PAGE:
p_linehan on LibraryThing More than 1 year ago
A historical recounting of the Bounty incident. It gives great information about life in the Royal Navy and British social life. The account of the the trials and executions of captured mutineers was harrowing. Bligh comes across as a complicated figure, both a hero and as someone lacking in social graces.The book is very interesting for readers of Patrick O'Brian's Aubrey/Maturing series (Master and Commander)
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1954coastal More than 1 year ago
Great Book
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MFowler More than 1 year ago
I picked up this hardcover book at, believe it or not, a dollar store, thinking it would be a good book for a cross-country air trip. And it was - up to a point. After the first chapter it started a long, gradual downhill slide until by the end I was thinking that maybe $1 was a bit much. The book does do a good job of stripping away some of the myths and legends that have grown up around the mutiny in the ensuing decades, and there are quite a few of them. What was the most fascinating to me was how, even in the 1800s, it was all about "damage control" and "spin" and who you knew. Money talked then, apparently even moreso than it does now, although perhaps class would be the word to use. The rehabilitation of Peter Heywood, especially, from mutineer who just barely escaped the hangman's noose to distinguished Royal Navy officer, shows how far a little political capital, properly applied, can go. Must be one of the benefits of a rigid class society. However, if you want to know why Fletcher Christian did what he did, be prepared; "because" isn't far off the mark. As to what happened to the mutineers who made it to Pitcairn Island, "lots of things, most of them bad" is about it. The only gem I took away from this exhaustive effort was a complete reassessment of William Bligh - far from being an insane psychotic as per Hollyweird, Bligh comes across as a dedicated, at times brilliant, but rigid Royal Naval officer who believed in honor over all things and always conducted himself in a manner that was a credit not only to the service, but to his name as well. It is a shame that history, seen through the lens of popular culture, has seen fit to cast him in so inaccurate a light. One last quibble - there were a number of helpful maps and good period illustrations. In fact, all of the principal characters had at least one picture. All but one. Poor Fletcher got cheated out of his 15 minutes of fame, once again.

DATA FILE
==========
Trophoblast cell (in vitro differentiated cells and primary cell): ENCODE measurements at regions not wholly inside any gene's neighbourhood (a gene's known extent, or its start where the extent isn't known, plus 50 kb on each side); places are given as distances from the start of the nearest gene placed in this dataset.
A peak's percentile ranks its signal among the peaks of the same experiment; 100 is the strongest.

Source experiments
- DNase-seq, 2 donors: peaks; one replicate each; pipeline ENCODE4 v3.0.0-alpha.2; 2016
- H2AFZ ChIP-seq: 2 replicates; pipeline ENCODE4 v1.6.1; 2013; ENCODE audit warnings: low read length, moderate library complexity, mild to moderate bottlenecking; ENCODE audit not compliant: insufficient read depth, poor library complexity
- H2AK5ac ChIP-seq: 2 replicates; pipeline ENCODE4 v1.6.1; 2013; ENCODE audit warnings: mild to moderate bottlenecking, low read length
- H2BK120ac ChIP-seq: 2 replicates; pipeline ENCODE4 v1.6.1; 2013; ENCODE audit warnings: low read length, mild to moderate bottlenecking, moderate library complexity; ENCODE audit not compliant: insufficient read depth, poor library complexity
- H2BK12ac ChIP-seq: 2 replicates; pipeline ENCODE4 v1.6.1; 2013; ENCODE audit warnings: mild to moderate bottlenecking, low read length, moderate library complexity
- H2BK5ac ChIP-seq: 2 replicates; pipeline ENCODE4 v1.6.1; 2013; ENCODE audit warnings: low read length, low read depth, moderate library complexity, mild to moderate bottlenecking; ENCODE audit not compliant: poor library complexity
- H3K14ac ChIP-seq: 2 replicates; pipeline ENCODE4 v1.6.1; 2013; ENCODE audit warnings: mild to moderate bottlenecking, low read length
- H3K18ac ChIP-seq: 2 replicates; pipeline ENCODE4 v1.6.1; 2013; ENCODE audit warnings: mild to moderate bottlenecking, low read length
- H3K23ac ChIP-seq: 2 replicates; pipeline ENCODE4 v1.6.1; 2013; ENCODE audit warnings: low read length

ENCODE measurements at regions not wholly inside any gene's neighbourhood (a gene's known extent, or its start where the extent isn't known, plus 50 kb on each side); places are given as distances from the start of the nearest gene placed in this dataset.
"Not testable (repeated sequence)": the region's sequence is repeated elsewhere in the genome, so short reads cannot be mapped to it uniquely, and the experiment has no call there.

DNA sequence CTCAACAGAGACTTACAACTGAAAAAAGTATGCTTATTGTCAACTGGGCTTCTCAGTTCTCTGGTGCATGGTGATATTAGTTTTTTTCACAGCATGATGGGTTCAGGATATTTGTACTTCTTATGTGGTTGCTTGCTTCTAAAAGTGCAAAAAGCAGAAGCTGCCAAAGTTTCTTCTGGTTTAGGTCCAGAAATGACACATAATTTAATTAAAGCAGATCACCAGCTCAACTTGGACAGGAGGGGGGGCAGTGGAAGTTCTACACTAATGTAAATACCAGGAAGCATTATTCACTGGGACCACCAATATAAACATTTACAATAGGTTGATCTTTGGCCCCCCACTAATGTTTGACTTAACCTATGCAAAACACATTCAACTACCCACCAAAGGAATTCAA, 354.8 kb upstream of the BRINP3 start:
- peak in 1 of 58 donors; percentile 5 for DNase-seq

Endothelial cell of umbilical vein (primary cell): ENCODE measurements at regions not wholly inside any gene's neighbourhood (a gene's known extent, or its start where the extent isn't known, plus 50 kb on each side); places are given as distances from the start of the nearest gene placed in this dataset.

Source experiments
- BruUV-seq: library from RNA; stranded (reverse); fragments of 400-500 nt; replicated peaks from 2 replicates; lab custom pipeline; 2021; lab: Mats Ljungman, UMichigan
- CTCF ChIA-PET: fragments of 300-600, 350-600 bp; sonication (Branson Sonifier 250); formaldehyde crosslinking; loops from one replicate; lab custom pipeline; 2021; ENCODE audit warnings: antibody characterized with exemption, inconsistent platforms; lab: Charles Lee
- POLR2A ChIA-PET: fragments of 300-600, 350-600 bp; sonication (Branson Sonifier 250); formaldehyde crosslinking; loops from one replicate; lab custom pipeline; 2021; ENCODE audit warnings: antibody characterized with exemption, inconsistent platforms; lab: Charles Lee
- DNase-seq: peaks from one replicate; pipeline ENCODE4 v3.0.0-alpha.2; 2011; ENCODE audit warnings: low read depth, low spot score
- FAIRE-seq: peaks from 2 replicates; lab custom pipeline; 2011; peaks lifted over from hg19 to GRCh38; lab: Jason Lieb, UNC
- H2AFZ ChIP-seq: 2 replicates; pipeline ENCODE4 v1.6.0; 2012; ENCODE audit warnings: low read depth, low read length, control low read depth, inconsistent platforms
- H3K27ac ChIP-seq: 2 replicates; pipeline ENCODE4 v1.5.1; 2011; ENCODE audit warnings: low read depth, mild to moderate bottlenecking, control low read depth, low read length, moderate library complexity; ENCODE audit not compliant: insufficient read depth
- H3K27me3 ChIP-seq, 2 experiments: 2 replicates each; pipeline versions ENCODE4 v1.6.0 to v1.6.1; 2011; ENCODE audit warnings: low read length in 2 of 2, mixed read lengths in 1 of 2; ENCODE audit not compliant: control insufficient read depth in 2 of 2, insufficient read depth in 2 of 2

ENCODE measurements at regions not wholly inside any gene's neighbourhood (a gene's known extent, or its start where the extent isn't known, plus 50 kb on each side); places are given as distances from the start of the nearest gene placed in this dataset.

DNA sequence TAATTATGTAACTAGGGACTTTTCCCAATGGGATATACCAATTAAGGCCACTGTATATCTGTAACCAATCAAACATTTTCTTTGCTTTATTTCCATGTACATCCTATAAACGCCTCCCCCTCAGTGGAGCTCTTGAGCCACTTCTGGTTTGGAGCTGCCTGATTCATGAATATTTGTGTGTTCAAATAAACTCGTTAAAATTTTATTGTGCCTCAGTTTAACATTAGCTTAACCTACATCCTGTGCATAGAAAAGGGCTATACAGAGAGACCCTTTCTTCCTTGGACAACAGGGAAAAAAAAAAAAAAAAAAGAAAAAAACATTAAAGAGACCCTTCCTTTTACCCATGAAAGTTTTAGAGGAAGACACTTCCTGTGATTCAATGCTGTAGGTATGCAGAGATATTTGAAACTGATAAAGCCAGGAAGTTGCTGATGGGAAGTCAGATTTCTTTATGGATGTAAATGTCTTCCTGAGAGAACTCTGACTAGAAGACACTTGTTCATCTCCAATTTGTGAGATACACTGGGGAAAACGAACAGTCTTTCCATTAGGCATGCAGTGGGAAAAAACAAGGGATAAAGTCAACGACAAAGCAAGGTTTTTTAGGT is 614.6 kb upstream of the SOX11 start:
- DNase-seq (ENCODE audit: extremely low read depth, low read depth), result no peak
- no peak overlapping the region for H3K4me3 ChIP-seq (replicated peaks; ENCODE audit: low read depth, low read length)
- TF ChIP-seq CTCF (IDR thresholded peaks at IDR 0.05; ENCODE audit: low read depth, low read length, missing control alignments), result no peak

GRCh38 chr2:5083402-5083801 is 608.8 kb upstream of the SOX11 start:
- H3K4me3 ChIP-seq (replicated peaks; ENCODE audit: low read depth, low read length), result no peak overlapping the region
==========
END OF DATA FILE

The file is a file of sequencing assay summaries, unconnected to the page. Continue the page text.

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Guest More than 1 year ago
My favorite part was when William Bligh dreamed of being a sailor in Plymouth,England.He was going to be a Captain for the HMS Bounty.This is good for kids to read 9 years and up.It would be a fun book to read.Have fun with it.
Guest More than 1 year ago
Caroline Alexander finally tells exactly what happened on the Bounty. Though the book lacks in depth the reason why Mr. Christian and his mutineers took over the ship, it does give insight to each of the sailor¿s background as well as that of Captain Bligh. It describes in detail the Trial, the fates of those found guilty and some information on the fait of Mr. Christian, the leader of the mutineers. Caroline hints at several possibilities of why the mutiny took place, but leaves the reader still wondering. A very good book to offset the Hollywood myths. Highly recommended.
Guest More than 1 year ago